Is Bangladesh’s Current Political System a Kleptocracy?

In November 2019, Bangladesh Finance Minister AHM Mustafa Kamal admitted that money-laundering had become a dangerous proposition in the country, creating macroeconomic distortion and destroying the country in various ways. Five years later, Kamal’s party Awami League is back in power for a third successive term, with opposition participation in polls being dismissed as “a joke on democracy”.

However, insiders believe the real turnout was between 10 to 15 percent, one-third to one-fourth of the claimed 40 percent. Kamal has been replaced as finance minister partly due to his failures and partly for his failing health. Evidence of huge bank defaults and large-scale money laundering has emerged in the public domain, threatening to sink Bangladesh’s economy.

Economists from the Centre for Policy Dialogue reveal that BDT 922.61 billion ($ 8.4 billion) has been misappropriated from Bangladeshi banks over the last 15 years, highlighting the country’s economic struggle with crony capitalism.

Dr Fahmida Khatun, Executive Director of CPD, highlighted five areas that need to be addressed in Bangladesh’s policy discourse as the country approaches 2024. These include high inflation, diminishing prospects for a stable banking sector, vulnerabilities in the external sector, weak public finance management, and labor rights issues. High inflation is eroding the purchasing power of low-income people, while market manipulation and syndication are exacerbating the situation. Comprehensive reforms are needed to strengthen commercial banks, empower the central bank, create a conducive legal environment, and ensure data availability.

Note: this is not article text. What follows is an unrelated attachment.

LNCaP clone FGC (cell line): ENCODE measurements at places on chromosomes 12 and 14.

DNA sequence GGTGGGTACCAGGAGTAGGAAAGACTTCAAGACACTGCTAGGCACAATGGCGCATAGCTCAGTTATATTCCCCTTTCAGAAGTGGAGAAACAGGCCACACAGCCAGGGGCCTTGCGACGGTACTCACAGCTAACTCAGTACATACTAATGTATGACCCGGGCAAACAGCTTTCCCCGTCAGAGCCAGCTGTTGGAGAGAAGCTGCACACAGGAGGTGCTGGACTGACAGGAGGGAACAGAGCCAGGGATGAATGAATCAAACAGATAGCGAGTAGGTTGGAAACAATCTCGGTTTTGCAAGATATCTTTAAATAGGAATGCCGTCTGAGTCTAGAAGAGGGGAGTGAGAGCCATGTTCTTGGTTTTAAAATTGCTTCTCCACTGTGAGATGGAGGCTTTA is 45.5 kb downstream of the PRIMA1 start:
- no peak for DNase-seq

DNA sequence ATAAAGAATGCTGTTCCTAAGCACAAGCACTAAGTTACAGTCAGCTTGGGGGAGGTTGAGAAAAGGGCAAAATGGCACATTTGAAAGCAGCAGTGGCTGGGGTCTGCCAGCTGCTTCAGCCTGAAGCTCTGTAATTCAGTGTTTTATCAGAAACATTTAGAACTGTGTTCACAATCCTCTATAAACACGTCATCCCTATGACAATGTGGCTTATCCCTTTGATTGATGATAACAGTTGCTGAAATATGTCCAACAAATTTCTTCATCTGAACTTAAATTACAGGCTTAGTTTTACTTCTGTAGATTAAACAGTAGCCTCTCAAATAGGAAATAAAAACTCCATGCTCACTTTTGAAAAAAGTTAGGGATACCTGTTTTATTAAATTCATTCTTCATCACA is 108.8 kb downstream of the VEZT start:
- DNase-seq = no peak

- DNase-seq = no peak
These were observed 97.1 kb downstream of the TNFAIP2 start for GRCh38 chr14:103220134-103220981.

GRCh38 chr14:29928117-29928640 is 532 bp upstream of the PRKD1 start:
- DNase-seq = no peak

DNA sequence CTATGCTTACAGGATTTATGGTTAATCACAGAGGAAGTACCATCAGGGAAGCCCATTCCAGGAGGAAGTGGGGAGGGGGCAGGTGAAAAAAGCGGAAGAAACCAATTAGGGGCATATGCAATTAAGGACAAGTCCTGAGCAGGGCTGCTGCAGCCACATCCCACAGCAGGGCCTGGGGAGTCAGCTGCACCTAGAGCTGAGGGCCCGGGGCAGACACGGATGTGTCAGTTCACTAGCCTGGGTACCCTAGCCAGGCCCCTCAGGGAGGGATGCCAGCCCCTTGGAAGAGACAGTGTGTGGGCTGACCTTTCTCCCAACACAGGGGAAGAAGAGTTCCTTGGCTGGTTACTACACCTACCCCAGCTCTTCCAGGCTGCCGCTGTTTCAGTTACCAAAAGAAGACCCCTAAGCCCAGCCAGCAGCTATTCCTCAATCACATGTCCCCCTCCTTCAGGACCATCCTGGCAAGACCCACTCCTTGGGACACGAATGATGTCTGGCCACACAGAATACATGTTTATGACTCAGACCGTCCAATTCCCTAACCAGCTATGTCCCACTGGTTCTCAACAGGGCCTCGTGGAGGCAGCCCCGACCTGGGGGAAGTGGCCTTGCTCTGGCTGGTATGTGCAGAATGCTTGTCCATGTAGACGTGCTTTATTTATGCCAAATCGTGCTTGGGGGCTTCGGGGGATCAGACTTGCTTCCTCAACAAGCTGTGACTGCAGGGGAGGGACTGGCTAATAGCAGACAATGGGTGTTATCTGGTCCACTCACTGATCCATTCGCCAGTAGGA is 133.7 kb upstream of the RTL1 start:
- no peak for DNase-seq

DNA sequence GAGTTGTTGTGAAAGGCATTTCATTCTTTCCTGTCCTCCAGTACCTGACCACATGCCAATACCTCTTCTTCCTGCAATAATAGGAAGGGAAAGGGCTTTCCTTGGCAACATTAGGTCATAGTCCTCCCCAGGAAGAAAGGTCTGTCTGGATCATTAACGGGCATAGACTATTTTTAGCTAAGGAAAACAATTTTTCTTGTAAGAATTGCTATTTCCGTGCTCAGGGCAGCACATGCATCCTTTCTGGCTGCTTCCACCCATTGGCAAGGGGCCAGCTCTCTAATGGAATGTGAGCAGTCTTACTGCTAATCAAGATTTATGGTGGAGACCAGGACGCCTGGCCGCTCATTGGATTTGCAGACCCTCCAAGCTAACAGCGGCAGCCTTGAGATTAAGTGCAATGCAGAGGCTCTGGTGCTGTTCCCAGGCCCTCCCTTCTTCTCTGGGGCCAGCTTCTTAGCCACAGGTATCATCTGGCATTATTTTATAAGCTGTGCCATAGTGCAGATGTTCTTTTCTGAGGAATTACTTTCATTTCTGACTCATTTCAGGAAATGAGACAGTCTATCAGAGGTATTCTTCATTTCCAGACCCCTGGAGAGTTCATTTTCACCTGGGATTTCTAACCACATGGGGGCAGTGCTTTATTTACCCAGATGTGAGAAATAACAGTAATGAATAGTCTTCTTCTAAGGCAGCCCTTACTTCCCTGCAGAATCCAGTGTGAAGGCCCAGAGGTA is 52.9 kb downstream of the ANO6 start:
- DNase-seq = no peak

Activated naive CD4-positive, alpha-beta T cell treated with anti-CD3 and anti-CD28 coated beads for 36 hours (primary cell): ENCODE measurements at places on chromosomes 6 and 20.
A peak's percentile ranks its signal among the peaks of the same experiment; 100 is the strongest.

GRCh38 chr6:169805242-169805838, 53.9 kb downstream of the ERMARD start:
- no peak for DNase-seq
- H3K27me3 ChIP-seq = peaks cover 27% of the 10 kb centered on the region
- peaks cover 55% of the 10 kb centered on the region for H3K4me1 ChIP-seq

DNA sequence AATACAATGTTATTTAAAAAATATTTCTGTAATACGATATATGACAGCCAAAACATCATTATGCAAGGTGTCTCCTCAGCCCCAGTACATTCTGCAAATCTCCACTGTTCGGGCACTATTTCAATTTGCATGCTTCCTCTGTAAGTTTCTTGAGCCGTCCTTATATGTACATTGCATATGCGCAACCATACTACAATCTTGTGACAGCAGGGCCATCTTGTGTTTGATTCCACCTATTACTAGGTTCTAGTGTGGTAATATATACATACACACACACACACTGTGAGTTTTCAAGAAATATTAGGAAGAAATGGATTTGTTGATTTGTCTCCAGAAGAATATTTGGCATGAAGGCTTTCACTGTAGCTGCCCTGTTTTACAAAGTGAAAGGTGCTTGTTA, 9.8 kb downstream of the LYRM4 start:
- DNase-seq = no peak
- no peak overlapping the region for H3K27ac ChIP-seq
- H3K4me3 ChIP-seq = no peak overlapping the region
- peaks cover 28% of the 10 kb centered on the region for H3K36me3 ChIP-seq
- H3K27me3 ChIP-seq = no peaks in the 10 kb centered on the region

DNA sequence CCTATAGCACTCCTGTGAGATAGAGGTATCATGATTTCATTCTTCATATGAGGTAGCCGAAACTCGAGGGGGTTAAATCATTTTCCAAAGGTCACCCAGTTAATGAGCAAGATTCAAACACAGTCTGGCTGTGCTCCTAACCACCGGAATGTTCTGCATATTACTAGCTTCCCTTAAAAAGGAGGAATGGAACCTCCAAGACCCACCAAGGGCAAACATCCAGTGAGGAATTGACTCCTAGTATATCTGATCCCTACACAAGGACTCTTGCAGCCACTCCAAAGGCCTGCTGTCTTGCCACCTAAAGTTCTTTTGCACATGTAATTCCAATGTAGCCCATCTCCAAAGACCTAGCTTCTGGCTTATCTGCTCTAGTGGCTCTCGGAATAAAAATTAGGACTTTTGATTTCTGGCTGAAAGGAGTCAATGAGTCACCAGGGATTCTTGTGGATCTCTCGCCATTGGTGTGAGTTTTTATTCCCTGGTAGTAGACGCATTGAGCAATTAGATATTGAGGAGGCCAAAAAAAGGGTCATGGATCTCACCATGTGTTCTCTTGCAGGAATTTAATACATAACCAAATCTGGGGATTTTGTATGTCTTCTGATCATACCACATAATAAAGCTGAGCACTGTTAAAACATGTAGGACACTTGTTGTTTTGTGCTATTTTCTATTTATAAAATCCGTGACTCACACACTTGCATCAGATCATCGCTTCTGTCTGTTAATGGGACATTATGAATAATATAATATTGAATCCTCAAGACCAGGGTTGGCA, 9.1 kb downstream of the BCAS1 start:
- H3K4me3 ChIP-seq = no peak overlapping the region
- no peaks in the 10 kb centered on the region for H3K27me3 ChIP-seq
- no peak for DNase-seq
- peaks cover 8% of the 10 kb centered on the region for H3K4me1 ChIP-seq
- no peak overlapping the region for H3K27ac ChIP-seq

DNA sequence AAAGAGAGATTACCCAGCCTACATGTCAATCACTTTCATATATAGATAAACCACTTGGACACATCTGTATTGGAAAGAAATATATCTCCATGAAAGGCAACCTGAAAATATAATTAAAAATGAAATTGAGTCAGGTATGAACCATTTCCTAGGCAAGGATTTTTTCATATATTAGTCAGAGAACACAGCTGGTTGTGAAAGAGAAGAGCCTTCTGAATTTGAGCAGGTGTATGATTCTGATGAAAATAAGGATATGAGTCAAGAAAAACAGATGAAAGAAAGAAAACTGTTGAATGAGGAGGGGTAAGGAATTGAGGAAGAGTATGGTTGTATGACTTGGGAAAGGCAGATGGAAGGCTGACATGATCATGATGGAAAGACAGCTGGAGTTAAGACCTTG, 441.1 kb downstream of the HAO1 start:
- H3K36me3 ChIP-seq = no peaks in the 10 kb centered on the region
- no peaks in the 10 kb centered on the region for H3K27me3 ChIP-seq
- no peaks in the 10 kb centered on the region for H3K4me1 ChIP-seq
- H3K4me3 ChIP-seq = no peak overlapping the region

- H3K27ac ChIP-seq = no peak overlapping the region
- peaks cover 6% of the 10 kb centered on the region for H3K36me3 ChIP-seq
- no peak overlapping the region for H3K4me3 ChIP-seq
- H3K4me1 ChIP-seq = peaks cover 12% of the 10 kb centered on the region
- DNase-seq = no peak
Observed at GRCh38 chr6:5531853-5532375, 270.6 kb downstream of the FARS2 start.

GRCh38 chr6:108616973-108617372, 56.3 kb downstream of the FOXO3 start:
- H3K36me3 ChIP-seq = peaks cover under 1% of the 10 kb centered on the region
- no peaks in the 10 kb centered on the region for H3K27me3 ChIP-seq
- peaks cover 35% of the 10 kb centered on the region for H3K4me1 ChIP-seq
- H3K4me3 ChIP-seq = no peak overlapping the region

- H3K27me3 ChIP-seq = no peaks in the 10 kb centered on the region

The external sector’s vulnerabilities include apparel exports emphasizing volume over value, which should be addressed by adjusting incentives to encourage diversification within RMG and promoting the shift to non-cotton-based exports. The garment industry’s minimum wage revision is recommended to be reconsidered by 2025 due to overpriced and wasteful public expenditure due to inadequate accountability in public finance management.

The government will also need to focus on structural issues, as better economic performance depends on the efficiency of important institutions like the National Board of Revenue and the Bangladesh Bank. Professor Mustafizur Rahman, Distinguished Fellow of CPD, emphasized the country’s approaching two-economy paradigm due to a widening income distribution gap and the challenges of restoring the status and functionality of at least 12 institutions.

Bangladesh has been accused of a significant amount of illicit financial flows, with the country losing an average of USD 7.53 billion per year to trade misinvoicing between 2008 and 2017. This has led to the country being one of the top 30 countries in terms of illicit financial flows. Transparency International Bangladesh reports annual illegal remittance of USD 3.1 billion, reducing revenue by Tk 120 billion. Bangladesh became the first South Asian country to implement the Money Laundering Prevention Act in 2002.